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Sound waves used to move levitating objects in 3D space

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Michelle Starr is the tiger force at the core of all things. She also writes about cool stuff and apps as CNET Australia's Crave editor. But mostly the tiger force thing.

(Screenshot by Michelle Starr/CNET Australia)

Japanese Scientists have used acoustic levitation to not just levitate objects in space, but, incredibly, move them around.

Acoustic levitation has been around for some time — a technology that uses standing sound waves to levitate an object in the air. NASA employed it for anti-gravity experiments; Chinese scientists have levitated small animals; and chemists use it to better create amorphous solutions.

Up until now, though, we'd only seen it holding objects in place.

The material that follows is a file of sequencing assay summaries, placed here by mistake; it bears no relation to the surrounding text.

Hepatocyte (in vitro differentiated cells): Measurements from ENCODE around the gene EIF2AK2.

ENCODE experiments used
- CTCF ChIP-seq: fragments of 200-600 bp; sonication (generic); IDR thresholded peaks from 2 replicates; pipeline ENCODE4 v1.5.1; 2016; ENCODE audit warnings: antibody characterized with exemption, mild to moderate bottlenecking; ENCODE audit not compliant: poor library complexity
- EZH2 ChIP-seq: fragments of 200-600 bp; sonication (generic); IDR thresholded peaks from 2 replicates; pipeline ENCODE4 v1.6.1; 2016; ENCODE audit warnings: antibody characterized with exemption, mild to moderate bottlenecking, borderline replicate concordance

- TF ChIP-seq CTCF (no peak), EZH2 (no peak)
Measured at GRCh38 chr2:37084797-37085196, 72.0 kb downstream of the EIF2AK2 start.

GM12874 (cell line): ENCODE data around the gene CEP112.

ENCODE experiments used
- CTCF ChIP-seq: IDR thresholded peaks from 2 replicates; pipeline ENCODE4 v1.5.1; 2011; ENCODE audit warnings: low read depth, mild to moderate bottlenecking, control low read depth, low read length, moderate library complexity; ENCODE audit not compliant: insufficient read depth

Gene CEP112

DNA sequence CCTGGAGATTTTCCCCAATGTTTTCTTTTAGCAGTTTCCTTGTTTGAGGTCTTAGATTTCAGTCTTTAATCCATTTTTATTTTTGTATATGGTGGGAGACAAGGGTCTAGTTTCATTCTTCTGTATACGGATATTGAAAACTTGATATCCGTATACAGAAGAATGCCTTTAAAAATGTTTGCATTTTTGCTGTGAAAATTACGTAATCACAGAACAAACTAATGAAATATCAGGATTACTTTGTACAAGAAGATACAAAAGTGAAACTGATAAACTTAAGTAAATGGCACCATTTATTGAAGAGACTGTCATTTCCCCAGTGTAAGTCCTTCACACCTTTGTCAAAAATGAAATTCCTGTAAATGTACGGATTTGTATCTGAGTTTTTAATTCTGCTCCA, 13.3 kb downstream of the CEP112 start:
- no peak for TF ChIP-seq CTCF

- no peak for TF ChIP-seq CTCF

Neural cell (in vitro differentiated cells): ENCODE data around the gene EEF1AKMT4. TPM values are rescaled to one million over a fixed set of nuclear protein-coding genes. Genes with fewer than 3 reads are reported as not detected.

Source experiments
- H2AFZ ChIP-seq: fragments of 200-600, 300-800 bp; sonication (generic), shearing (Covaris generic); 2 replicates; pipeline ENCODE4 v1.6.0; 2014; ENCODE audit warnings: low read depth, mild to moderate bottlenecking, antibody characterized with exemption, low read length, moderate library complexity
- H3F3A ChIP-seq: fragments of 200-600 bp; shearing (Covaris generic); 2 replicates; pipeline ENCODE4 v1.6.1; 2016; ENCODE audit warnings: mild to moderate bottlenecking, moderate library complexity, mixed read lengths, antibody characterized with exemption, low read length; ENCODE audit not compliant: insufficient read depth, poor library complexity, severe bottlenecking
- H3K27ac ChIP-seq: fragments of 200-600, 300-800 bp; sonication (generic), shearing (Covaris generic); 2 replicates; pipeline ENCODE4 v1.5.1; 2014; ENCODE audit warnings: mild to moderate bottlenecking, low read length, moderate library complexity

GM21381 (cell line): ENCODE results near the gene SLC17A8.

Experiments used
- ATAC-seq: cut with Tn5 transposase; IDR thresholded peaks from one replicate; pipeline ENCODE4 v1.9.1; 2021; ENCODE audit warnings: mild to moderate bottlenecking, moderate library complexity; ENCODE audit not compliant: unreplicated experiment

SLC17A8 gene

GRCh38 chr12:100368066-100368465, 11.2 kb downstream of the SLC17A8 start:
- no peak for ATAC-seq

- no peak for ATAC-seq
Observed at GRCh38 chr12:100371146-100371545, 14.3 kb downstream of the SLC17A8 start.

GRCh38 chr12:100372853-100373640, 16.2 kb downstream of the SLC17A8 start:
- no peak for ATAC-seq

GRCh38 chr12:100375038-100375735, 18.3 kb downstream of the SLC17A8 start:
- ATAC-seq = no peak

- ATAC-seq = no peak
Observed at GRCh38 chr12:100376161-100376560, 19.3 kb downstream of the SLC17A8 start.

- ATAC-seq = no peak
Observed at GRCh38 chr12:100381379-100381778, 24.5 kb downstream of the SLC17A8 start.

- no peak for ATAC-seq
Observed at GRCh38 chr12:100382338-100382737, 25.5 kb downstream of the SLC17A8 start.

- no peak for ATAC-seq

Scientists at the University of Tokyo and the Nagoya Institute of Technology have figured out how to use standing acoustic waves to move objects around. Using an ultrasonic array, they can create a focal point, into which an object can be placed and levitated — as we've seen before. However, this array can then move that focal point around — and with it, the object inside.

"Our manipulation system has two original features," wrote The University of Tokyo's Yoichi Ochai. "One is the direction of the ultrasound beam, which is arbitrary because the force acting toward its centre is also utilised. The other is the manipulation principle by which a localised standing wave is generated at an arbitrary position and moved three-dimensionally by opposed and ultrasonic phased arrays. We experimentally confirmed that various materials could be manipulated by our proposed method."

The result is not ready for functional application just yet (which means floating trays or personal robot assistants are a way off), but it's certainly a fascinating — and beautiful — step forward for hover technology. And, because it employs ultrasound, it's inaudible to the human ear.

You can see how it works in the video below, and read more in the study "Three-dimensional Mid-air Acoustic Manipulation by Ultrasonic Phased Arrays" published on arXiv.


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